‘You can’t go to court without consulting MPs’ – Raila slams Wetang’ula

Sunday, February 4th, 2024 18:56 | By

Azimio la Umoja One Kenya coalition leader and opposition leader Raila Odinga has taken a swipe at National Assembly Speaker Moses Wetang'ula over his decision to challenge the Court of Appeal ruling on the housing levy.

Speaking at Kamukunji grounds on Sunday, February 4, Raila noted that Wetang'ula didn't have the authority to challenge the housing levy as it was first passed in Parliament on his watch.

According to Raila, the Speaker should have consulted Members of Parliament (MPs) before going to court.

He went on to say that Wetang'ula's decision to challenge the ruling on the controversial housing levy disqualified him from being the Speaker.

"Bwana Wetang'ula mwenyewe ameenda mahakamani, ii sheria ilitoka kwa bunge, ikaenda kwa Ruto akaweka sahihi, mahakama ikasema ii sheria si halali. Bwana speaker katika ulimwengu mzima hana uwezo tena kuenda mahakamani. Anaenda kama nani? Bwana Wetang'ula hafai kuwa speaker wa bunge ya Kenya. Shenzi sana. Kama wewe ni speaker, ukishapititisha sheria, kazi yako imekwisha," Raila declared.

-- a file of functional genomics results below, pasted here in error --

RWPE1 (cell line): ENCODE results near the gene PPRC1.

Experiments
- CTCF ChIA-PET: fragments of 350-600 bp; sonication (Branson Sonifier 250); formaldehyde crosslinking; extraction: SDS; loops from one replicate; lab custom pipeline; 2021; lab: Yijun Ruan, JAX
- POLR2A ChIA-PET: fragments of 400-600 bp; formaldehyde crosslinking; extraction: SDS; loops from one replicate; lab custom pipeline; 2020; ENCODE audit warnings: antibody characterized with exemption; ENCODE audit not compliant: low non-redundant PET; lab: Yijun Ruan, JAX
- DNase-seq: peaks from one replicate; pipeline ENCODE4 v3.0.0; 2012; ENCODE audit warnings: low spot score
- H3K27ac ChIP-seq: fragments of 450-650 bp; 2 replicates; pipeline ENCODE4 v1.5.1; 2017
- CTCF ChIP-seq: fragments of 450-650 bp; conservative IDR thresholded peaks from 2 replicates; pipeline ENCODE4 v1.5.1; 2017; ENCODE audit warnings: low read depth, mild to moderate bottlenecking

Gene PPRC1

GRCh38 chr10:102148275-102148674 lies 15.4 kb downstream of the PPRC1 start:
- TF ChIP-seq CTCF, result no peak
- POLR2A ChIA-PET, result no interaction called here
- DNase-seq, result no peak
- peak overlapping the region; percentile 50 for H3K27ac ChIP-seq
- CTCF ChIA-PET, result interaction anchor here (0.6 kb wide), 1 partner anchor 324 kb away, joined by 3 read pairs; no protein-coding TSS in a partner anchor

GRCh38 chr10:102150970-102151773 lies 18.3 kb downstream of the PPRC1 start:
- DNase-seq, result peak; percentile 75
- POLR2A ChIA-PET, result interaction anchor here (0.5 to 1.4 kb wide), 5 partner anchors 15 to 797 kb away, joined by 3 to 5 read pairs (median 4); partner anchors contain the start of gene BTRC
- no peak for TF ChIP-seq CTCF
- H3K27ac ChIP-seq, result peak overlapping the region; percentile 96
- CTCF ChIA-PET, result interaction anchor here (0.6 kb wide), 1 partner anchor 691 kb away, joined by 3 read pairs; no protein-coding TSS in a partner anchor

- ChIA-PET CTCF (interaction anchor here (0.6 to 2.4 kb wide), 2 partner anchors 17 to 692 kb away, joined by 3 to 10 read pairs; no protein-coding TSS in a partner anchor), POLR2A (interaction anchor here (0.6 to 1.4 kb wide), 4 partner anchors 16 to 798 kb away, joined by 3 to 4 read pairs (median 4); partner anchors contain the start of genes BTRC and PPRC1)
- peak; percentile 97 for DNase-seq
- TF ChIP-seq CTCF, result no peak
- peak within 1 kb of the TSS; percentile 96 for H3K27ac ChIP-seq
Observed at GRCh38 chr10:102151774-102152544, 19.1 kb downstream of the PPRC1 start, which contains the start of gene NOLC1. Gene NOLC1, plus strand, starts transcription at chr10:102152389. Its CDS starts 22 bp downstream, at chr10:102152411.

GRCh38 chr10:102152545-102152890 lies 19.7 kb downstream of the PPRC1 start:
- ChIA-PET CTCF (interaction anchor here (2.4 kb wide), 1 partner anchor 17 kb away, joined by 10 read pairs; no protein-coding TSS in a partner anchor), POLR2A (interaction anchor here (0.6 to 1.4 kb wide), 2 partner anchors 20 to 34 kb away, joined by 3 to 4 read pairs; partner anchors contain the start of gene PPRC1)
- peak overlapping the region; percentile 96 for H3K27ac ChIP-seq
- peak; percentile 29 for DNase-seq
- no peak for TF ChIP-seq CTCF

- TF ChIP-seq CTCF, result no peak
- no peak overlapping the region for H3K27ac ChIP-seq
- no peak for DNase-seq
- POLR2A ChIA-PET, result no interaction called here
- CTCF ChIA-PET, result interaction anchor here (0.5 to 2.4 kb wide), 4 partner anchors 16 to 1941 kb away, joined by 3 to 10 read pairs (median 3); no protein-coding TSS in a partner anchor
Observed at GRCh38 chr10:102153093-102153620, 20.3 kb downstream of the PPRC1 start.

"He was there when the bill was passed as faulty as it is. He oversaw it," the Azimio leader added.

Wetangula, Housing Levy

On January 31, Wetang'ula took action by approaching the Supreme Court regarding the contentious Housing Levy.

The Speaker submitted a notice of appeal, indicating dissatisfaction with the Court of Appeal ruling.

In the notice, both the National Assembly and Wetang'ula expressed their intention to appeal the decision.

"The National Assembly and the speaker of the National Assembly being dissatisfied with the decision of the court of appeal intend to appeal to the Supreme Court against the whole ruling."

Housing Levy is unconstitutional

On January 26, the Court of Appeal declined to suspend the High Court decision that declared some sections of the Finance Act, 2023, including the Housing Levy, unconstitutional.

The judges insisted on an expedited hearing of the appeals to resolve the issues definitively.

Consequently, Kenyans are no longer required to contribute 1.5% of their salary towards the housing levy until the appeal is thoroughly addressed.

The judges emphasized that the High Court had found the levy lacked a legal foundation and targeted specific citizens.

They argued that public interest warranted awaiting the appeal's determination, as granting a stay at this stage might lead to irreversible decisions if the appellate court upholds the initial ruling.

The judges dismissed the state's applications for a stay, asserting that none of them satisfied the necessary conditions.

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